I got a review in The Chronicle of the Horse Magazine for ‘Green.’ Chronicle’s website published four slightly-rewritten excerpts of the novel last winter and so this was the follow-up:
Before you dive into Ted Krever’s Green, be forewarned—this is not really a book about horses. It’s a book based around horses, using the equine-infested setting of Ireland’s lush pastures as a backdrop. But if you’re looking for a novel where human relationships—how they work and, sometimes, don’t—form the backbone of the story, Green might be a good choice.
The narrator Paul, a middle-aged man working through an identity crisis and stint of underemployment, experiences the world of horses as an outsider, aided by his not-quite girlfriend Emily during a trip to Ireland. They attend an auction and go on a dramatic foxhunt, but it’s clear that Paul never really buys into that scene. Surprisingly, his neophyte attitude toward everything horse-related only adds to the tale. What starts as a brief vacation for Paul turns into a longer-term business opportunity, and it all happens alongside the real meat of the novel, a series of romantic entanglements (complete with someR-rated scenes, making this book unsuitable for children or teens).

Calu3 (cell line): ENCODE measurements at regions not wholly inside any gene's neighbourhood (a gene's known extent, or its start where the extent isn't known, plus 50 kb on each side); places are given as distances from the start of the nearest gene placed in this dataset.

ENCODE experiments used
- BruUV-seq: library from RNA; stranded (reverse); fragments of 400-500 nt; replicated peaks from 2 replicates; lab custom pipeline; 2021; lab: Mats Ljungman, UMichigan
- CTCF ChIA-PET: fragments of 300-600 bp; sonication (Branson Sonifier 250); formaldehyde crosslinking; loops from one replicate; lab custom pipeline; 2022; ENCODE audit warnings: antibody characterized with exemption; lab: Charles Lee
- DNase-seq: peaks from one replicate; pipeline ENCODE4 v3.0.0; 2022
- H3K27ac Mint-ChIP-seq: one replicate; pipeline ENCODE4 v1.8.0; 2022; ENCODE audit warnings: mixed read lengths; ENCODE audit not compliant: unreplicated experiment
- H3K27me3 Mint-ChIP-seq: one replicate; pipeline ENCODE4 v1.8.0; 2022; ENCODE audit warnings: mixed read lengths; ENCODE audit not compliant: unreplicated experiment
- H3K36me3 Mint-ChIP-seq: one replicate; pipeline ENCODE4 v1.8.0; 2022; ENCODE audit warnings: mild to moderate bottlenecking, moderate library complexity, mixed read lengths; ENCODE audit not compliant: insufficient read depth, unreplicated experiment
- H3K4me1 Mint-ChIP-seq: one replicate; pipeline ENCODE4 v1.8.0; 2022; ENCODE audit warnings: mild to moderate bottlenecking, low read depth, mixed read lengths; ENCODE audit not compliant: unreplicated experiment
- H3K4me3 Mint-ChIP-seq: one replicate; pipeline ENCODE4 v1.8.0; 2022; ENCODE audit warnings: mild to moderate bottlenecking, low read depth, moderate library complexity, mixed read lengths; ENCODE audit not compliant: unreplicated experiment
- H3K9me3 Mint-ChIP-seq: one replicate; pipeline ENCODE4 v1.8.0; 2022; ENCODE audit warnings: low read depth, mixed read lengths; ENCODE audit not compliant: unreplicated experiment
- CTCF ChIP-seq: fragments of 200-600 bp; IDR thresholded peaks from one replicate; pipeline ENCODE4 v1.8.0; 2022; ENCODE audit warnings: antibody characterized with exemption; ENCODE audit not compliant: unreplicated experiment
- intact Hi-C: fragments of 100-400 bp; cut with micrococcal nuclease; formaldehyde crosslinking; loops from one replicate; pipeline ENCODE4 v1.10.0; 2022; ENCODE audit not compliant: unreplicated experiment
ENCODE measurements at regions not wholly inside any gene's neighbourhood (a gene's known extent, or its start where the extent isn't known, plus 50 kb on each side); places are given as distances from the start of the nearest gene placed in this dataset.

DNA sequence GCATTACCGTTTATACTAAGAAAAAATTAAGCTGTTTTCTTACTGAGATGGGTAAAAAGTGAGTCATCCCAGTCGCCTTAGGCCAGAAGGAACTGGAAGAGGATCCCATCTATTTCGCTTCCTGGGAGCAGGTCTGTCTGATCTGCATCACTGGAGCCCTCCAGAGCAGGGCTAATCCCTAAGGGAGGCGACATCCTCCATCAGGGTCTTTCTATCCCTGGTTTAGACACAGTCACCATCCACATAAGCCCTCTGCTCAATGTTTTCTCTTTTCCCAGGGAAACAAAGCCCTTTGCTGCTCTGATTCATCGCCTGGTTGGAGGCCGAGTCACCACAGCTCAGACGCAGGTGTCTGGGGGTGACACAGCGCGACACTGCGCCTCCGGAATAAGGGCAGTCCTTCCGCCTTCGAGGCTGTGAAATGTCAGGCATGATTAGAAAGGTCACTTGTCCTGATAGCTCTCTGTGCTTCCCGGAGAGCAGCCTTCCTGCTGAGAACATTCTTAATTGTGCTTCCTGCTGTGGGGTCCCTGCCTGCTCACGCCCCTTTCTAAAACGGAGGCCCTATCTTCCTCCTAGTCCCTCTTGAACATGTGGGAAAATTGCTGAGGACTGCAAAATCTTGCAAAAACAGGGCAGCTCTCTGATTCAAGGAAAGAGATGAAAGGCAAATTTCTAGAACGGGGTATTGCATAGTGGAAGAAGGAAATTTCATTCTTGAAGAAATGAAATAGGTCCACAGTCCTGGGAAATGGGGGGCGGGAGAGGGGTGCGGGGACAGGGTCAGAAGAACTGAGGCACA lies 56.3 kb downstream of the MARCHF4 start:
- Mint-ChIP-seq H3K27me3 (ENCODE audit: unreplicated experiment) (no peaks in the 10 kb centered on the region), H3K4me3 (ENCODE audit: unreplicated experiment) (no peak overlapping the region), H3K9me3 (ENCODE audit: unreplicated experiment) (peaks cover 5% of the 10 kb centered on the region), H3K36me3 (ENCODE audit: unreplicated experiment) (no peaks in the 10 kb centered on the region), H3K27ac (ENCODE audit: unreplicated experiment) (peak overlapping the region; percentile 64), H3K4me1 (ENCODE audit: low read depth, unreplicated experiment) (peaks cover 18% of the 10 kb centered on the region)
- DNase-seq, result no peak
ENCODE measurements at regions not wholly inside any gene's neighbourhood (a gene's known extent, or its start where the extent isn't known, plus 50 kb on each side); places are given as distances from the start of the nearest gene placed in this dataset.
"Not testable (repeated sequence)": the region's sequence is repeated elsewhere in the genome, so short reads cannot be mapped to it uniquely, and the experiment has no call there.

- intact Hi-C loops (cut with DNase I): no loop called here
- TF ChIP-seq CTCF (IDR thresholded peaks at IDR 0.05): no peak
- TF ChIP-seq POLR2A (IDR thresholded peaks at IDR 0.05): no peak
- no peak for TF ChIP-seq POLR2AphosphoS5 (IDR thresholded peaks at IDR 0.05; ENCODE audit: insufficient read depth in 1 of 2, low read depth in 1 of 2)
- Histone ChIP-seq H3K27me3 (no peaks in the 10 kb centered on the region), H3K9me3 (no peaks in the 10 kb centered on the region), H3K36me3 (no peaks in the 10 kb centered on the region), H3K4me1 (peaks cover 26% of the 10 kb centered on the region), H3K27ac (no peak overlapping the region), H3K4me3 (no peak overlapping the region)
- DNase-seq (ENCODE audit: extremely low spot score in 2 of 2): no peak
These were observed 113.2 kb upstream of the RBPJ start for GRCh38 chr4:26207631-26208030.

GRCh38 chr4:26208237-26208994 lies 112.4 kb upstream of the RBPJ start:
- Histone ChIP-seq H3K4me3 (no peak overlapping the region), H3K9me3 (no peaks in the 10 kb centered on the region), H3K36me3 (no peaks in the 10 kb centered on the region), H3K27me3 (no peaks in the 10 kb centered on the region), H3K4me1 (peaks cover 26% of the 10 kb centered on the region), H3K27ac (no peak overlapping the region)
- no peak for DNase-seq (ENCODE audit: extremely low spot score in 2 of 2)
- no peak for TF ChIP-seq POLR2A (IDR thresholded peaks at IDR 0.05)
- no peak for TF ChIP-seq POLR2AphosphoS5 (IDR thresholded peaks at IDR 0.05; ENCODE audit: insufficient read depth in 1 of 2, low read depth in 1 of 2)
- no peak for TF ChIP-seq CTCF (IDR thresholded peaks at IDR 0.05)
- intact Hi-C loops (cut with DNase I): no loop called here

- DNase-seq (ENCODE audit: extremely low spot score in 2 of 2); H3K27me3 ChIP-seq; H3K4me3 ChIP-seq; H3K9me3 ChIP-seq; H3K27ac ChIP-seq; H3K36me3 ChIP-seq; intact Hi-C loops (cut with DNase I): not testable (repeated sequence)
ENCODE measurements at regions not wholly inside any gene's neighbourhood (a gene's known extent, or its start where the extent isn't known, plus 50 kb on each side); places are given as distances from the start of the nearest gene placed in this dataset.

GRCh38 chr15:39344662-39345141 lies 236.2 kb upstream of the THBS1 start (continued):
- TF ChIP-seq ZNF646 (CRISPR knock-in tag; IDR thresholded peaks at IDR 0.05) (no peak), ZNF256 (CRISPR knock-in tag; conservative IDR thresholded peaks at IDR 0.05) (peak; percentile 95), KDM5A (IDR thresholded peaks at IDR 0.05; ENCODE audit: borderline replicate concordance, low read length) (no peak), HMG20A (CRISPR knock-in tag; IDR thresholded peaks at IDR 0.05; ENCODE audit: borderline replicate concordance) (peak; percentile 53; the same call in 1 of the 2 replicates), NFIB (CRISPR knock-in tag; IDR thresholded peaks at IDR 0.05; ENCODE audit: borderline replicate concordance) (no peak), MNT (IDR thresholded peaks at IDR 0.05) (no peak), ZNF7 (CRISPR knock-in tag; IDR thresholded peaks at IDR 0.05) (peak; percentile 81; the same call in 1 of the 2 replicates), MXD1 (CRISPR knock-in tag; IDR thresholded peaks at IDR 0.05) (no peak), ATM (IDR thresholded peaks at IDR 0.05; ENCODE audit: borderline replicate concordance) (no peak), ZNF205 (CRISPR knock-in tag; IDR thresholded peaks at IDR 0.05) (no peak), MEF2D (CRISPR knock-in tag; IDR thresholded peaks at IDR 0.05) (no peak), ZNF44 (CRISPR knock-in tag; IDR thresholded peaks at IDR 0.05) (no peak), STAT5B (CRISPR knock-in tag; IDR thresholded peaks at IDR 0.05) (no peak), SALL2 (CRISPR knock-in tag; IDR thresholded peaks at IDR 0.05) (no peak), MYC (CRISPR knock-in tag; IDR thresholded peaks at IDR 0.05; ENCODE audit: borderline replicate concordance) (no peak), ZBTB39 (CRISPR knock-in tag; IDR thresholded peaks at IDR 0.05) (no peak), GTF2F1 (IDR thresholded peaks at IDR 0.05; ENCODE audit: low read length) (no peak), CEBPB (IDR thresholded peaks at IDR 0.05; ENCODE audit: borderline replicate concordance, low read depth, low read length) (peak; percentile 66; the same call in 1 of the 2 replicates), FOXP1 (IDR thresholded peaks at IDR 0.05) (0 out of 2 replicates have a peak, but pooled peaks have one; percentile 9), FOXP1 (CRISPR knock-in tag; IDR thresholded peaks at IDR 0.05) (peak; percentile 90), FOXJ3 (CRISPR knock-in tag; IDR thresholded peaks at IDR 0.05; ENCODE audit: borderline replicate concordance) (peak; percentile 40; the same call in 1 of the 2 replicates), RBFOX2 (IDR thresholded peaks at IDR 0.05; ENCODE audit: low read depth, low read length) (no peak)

The whole story takes place over about a week, and the pace moves quickly, enticing you to keep turning the pages. Sometimes Paul’s seemingly inflated sense of self-worth served as a turn-off, but just when I would be ready to give up on him, Krever would add a bit of humanity and draw me back in. The other main characters, Emily and feisty Irish barkeep Jillian, appear likeable and realistic.
Krever is deft with his use of language,and the skillful dialogue adds personality to the characters. And while sometimes the political discussions, based around the first Iraq War, impede and confuse the storyline, it usually finds it way back around. Lisa Slade]]
I still say I have an entirely legitimate inflated sense of self-worth but that’s, as they say, what makes horse races…